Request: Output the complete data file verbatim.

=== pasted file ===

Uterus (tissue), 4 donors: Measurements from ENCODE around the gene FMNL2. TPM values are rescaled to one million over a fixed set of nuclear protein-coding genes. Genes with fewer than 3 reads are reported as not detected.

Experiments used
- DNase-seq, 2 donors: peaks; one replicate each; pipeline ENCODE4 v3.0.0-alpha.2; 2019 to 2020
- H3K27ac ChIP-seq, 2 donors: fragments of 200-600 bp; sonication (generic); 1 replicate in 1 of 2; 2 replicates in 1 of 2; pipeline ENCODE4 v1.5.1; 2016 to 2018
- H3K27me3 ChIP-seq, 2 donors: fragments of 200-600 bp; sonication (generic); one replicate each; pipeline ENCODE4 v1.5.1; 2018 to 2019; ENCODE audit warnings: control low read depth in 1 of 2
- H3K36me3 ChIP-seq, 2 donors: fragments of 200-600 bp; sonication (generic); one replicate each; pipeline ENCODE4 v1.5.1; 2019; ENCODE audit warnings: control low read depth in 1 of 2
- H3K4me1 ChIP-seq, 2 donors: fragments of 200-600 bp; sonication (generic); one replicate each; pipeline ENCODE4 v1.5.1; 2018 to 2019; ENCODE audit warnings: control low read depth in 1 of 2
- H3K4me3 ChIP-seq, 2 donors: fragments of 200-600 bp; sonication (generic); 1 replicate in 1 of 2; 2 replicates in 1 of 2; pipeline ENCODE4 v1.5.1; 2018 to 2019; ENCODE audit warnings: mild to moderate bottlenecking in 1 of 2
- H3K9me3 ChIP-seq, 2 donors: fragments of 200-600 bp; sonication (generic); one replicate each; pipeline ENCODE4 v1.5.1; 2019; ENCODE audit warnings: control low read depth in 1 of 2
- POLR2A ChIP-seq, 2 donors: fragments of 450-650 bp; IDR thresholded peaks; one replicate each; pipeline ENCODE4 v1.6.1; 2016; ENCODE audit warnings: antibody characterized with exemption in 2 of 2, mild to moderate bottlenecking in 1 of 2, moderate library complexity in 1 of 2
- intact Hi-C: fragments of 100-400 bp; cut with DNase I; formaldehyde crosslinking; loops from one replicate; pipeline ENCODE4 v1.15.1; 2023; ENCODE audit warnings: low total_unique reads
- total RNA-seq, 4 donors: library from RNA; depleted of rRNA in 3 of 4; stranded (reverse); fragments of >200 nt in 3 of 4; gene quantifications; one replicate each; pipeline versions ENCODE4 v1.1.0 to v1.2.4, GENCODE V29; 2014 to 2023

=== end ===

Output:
Uterus (tissue), 4 donors: Measurements from ENCODE around the gene FMNL2. TPM values are rescaled to one million over a fixed set of nuclear protein-coding genes. Genes with fewer than 3 reads are reported as not detected.

Experiments used
- DNase-seq, 2 donors: peaks; one replicate each; pipeline ENCODE4 v3.0.0-alpha.2; 2019 to 2020
- H3K27ac ChIP-seq, 2 donors: fragments of 200-600 bp; sonication (generic); 1 replicate in 1 of 2; 2 replicates in 1 of 2; pipeline ENCODE4 v1.5.1; 2016 to 2018
- H3K27me3 ChIP-seq, 2 donors: fragments of 200-600 bp; sonication (generic); one replicate each; pipeline ENCODE4 v1.5.1; 2018 to 2019; ENCODE audit warnings: control low read depth in 1 of 2
- H3K36me3 ChIP-seq, 2 donors: fragments of 200-600 bp; sonication (generic); one replicate each; pipeline ENCODE4 v1.5.1; 2019; ENCODE audit warnings: control low read depth in 1 of 2
- H3K4me1 ChIP-seq, 2 donors: fragments of 200-600 bp; sonication (generic); one replicate each; pipeline ENCODE4 v1.5.1; 2018 to 2019; ENCODE audit warnings: control low read depth in 1 of 2
- H3K4me3 ChIP-seq, 2 donors: fragments of 200-600 bp; sonication (generic); 1 replicate in 1 of 2; 2 replicates in 1 of 2; pipeline ENCODE4 v1.5.1; 2018 to 2019; ENCODE audit warnings: mild to moderate bottlenecking in 1 of 2
- H3K9me3 ChIP-seq, 2 donors: fragments of 200-600 bp; sonication (generic); one replicate each; pipeline ENCODE4 v1.5.1; 2019; ENCODE audit warnings: control low read depth in 1 of 2
- POLR2A ChIP-seq, 2 donors: fragments of 450-650 bp; IDR thresholded peaks; one replicate each; pipeline ENCODE4 v1.6.1; 2016; ENCODE audit warnings: antibody characterized with exemption in 2 of 2, mild to moderate bottlenecking in 1 of 2, moderate library complexity in 1 of 2
- intact Hi-C: fragments of 100-400 bp; cut with DNase I; formaldehyde crosslinking; loops from one replicate; pipeline ENCODE4 v1.15.1; 2023; ENCODE audit warnings: low total_unique reads
- total RNA-seq, 4 donors: library from RNA; depleted of rRNA in 3 of 4; stranded (reverse); fragments of >200 nt in 3 of 4; gene quantifications; one replicate each; pipeline versions ENCODE4 v1.1.0 to v1.2.4, GENCODE V29; 2014 to 2023